Boo! A Scary Garden for Halloween
On October 31, U.S. children of all ages dress up in costumes and witches and spirits are thought to roam the earth. If you like Theme Gardens, why not consider a Halloween Garden? There are plenty of plants to fill a Halloween Garden in any climate, from "Black Magic Repellant Plant" to numerous cultivars with names like 'Masquerade' and 'Tango Halloween'. You can fill a whole garden with other scary plants and flowers, in any zone, and have a Halloween tango in your garden every summer night, not just October 31, if you're not too spooked by the idea.
(Editor's Note: This article was originally published on October 31, 2011. Your comments are welcome, but please be aware that authors of previously published articles may not be able to promptly respond to new questions or comments.)
Whether you choose plants based on their common name, their cultivar name, their color or other appearance, you can find plants appropriate for a Halloween theme garden in nearly any climate. Halloween isn't just about trick-or-treating any more; it's a night of black magic. The 'Black Magic' rose, pictured here, is a hybrid tea which according to PlantFiles, is hardy from zones 7 to 10 and is highly recommended by all the people who commented in PlantFiles. This deep red, velvety rose definitely deserves consideration in your Halloween garden.
Typically, Halloween is a night for masquerades or costume parties. To the left is the dwarf Hosta 'Masquerade', and to the right, the lovely reblooming daylily 'Halloween Party'. Both are hardy from zones 3 to 9, but of course the hosta requires deep shade and the daylily, sun.
| || | The Lilium to the left is called 'Tango Halloween', and you'll have your ghosts, oops, I mean guests tangoing all night under the stars. You do know how to tango, right? 'Tango Halloween' is happy in zone 4 Ontario, Canada, as well as zone 9 in Houston, Texas. What a range! | You can see the little purple faces of the bats in bat-faced Cuphea, or Cuphea llavea. Bats are definitely welcome at a Halloween Tango, and with this tender perennial you will also be inviting hummingbirds, bees and butterflies!|
Flesh-and-blood bats are welcome too, to devour any blood-sucking mosquitos who might try to learn to tango and crash the party!
| || Speaking of ghosts, here is one you need in your Theme Garden. Lamium maculatum, or Spotted Dead Nettle, has a beautiful silvery cast to the leaves, especially at night. The cultivar 'Ghost' will suit your Halloween Garden perfectly. L. maculatums make a sturdy groundcover, once established, and make a great backdrop for other, showier plants. They are hardy from zones 3a to 10b and bloom in various colors, depending on cultivar, ranging from white through pinks and roses to purple. The colorations of the leaves also varies.|| || |
Caricature plant, Graptophyllum pictum, has a cultivar named 'Black Magic', and that will complete our black magic for the evening. This interesting herbaceous tropical perennial is an outdoor plant only in zones 10 and 11. However, it makes an interesting houseplant for the rest of us if its moisture needs are met, and can easily be grown from cuttings.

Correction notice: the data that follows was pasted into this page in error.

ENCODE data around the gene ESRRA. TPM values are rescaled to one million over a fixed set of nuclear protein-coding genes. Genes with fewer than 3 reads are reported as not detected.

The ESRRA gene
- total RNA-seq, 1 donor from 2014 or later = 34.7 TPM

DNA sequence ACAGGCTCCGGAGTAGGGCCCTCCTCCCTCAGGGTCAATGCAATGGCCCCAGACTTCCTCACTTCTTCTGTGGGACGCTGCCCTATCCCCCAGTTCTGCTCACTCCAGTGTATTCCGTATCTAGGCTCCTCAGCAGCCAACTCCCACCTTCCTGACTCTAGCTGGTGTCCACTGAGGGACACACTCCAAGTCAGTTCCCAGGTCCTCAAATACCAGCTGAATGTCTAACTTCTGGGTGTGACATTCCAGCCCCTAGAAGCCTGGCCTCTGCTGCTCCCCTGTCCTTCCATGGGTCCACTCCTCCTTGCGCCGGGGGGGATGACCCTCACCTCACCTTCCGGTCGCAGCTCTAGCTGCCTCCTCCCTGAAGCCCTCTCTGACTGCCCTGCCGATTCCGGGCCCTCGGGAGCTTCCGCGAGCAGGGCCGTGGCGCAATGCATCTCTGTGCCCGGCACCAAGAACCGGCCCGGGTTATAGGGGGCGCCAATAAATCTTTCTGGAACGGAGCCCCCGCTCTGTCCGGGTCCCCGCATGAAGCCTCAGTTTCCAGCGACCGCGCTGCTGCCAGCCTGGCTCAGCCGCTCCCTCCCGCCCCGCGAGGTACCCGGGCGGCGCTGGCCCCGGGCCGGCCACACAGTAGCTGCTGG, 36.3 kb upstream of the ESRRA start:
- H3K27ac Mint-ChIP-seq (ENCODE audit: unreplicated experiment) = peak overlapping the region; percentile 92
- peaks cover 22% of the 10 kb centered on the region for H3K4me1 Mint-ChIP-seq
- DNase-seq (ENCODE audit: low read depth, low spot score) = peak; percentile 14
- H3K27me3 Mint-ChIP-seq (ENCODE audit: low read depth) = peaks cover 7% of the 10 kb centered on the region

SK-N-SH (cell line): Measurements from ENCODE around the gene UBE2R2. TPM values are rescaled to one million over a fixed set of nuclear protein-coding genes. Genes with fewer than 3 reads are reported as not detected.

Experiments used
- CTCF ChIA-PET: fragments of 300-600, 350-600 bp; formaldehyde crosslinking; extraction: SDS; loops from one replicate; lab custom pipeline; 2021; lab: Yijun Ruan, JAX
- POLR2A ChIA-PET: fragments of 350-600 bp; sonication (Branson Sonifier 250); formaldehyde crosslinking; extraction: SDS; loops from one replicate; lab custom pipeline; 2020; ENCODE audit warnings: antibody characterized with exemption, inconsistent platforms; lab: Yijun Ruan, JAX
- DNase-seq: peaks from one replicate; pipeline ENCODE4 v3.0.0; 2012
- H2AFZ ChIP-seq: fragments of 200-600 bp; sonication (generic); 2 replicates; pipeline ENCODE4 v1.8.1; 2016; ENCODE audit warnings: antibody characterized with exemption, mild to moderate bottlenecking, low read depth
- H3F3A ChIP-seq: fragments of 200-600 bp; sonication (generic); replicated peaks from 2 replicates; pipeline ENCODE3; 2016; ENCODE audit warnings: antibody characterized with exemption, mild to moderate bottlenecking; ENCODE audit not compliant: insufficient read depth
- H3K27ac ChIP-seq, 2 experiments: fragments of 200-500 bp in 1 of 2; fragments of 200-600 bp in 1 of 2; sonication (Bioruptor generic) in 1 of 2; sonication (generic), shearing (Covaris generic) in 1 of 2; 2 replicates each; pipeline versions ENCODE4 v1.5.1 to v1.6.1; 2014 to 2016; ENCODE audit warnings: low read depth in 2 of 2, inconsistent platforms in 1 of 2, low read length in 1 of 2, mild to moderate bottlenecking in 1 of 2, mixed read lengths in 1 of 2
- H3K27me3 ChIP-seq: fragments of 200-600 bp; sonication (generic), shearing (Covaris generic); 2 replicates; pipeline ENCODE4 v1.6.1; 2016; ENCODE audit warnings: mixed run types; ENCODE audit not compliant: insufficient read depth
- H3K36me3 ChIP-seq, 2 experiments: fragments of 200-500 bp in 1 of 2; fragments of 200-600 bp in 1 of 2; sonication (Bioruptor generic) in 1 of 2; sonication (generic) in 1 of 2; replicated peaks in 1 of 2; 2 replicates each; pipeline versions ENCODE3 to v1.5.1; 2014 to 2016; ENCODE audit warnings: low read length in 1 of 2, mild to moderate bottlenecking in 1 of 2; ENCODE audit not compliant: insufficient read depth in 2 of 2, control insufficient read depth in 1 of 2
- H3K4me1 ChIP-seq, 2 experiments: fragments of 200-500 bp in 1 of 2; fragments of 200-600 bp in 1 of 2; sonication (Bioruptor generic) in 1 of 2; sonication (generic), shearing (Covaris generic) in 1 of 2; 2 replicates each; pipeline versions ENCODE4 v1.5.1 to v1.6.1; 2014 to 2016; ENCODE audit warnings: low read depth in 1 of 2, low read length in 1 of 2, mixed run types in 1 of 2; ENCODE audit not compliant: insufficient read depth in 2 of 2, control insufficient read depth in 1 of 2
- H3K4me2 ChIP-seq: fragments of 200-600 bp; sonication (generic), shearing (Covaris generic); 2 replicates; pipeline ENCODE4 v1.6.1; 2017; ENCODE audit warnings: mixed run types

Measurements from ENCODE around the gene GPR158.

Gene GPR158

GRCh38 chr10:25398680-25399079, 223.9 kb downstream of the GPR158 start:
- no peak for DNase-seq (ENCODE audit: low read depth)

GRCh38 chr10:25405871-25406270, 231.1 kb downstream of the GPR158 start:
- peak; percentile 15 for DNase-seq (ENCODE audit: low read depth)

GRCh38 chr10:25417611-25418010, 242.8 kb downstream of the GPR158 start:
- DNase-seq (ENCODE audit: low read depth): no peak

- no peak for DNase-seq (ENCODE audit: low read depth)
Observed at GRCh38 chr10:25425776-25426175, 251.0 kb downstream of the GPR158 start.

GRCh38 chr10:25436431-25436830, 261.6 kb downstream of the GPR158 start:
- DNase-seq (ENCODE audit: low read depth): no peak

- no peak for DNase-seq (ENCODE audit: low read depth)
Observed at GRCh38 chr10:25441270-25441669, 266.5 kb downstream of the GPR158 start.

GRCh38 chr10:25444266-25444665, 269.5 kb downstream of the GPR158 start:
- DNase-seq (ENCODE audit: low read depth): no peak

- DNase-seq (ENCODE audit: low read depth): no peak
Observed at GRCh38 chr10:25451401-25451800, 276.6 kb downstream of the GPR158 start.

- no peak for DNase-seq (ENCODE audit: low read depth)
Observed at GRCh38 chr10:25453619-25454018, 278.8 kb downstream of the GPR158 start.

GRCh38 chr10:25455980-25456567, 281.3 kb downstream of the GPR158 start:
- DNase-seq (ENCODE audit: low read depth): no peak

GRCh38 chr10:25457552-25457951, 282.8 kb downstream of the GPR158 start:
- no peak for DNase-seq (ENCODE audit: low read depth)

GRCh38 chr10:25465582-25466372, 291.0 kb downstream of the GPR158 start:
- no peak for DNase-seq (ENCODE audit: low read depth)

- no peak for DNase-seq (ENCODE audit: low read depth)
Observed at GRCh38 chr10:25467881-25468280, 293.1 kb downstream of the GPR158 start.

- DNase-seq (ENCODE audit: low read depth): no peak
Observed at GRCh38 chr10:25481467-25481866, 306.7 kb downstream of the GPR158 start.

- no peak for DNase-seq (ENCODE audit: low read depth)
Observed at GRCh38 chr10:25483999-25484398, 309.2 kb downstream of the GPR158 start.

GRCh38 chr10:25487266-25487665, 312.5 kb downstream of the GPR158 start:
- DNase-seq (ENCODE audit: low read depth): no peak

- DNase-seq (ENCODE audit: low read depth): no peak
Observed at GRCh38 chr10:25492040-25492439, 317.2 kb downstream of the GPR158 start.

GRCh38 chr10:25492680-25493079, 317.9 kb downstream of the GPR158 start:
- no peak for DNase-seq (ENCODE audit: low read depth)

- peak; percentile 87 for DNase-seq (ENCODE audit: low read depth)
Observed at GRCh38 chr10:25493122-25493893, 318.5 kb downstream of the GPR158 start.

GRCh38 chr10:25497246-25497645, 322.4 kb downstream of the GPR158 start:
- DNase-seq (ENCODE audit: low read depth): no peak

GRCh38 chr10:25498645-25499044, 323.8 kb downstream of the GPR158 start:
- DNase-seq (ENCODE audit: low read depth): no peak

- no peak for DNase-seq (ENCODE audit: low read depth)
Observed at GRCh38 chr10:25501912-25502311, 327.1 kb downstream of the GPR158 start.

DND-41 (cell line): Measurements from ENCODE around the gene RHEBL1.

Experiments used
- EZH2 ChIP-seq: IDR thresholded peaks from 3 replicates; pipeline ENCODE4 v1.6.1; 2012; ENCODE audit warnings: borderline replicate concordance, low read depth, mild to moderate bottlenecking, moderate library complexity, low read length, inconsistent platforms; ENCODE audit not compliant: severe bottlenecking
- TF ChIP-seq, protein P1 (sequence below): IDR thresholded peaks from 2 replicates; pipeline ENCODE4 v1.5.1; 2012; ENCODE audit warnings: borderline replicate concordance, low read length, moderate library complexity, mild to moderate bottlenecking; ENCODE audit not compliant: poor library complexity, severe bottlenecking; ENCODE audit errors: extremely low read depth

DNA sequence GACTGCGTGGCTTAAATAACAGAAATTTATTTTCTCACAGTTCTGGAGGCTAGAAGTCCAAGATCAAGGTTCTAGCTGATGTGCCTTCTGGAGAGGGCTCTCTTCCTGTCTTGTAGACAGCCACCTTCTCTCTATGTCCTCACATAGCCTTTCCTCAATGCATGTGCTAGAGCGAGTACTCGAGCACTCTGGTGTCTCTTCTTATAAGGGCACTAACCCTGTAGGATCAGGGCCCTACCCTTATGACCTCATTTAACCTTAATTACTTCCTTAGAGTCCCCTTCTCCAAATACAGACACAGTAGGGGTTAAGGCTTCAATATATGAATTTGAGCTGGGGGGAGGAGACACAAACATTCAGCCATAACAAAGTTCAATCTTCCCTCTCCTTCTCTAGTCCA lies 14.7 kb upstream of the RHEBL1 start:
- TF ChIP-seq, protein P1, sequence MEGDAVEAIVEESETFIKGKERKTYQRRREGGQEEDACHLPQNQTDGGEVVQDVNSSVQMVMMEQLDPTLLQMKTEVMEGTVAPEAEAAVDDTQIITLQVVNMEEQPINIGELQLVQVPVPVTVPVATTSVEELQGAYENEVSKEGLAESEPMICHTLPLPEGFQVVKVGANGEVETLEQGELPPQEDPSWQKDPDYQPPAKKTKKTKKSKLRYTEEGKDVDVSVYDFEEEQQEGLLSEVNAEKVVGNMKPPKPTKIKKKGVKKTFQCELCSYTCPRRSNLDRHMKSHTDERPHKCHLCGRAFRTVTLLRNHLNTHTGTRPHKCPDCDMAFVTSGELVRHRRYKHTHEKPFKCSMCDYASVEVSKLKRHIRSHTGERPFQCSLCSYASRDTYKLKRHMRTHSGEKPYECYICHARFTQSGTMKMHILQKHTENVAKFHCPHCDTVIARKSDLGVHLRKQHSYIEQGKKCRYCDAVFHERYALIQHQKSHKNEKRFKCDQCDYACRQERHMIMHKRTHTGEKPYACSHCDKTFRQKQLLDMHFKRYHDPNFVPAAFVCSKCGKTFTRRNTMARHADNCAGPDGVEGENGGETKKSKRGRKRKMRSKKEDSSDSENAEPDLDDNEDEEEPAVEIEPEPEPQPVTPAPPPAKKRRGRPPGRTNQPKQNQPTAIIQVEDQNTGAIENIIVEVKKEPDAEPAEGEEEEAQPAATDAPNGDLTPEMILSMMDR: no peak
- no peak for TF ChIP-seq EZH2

There are 25 other cultivars in PlantFiles named 'Black Magic', but we've had enough for now. Halloween is a lot of fun with or without it.
| ||So it's time for the purple sugar cane, the 'Black Magic Repellent Plant!' This plant comes by its unusual name, one subscriber tells me, because of the association of purple with positive energy and of sugar cane with a dark time in history. The combination of purple with sugar cane has become associated with good magic, and the sight of one planted outside a voodoo practitioner's dwelling assures that she only practices white magic. Yeah, okay, whatever. Anyway, Saccharum officinarum thrives in zones 9 to 11 and even does well as a container plant, although member comments in PlantFiles indicate that purple sugar cane is a source of sugar, for some. || |
The other event that Halloween is associated with is, of course, the neighborhood children dressing up as princesses or Spidermans and going trick-or-treating throughout the neighborhood.
Far right, daylily 'Blakeway Spiderman'. Near right, Tulipa 'Orange Princess'., which blooms, of course, in spring in the Western hemisohere, but who's counting?
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This Aloe to the left is the cultivar 'Candy Corn', the traditional Halloween treat. You'd never know it to look at it. Grow it indoors in cooler climates or outdoors in sones 9 and up.
I prefer the 'Candy Corn Vine' on the right, Cuphea micropetala! This tender perennial also attracts hummingbirds and butterflies, and is happiest in zones 8 to 11. At least this one looks a little like the candy it's supposed to be representing.
Whether they bring home candy corn or not, you can bet they'll have a mountain of candy! But as you tuck them in tonight, please remind them that it was all 'Make-Believe Magic', there was no real black magic or witches or ghosts! I hope you enjoyed your 'Halloween Party'!
Near right, foxglove 'Candy Mountain'. Far right, Iris 'Make Believe Magic'.
| || ||Of course, with so many beautiful images, a lot of talented people are responsible. Thank you so much to members bleek, amnesiadream, Calif_Sue, Can2grow, DaylilySLP, palmbob, puddytat, threegardeners and Xenomorf! || |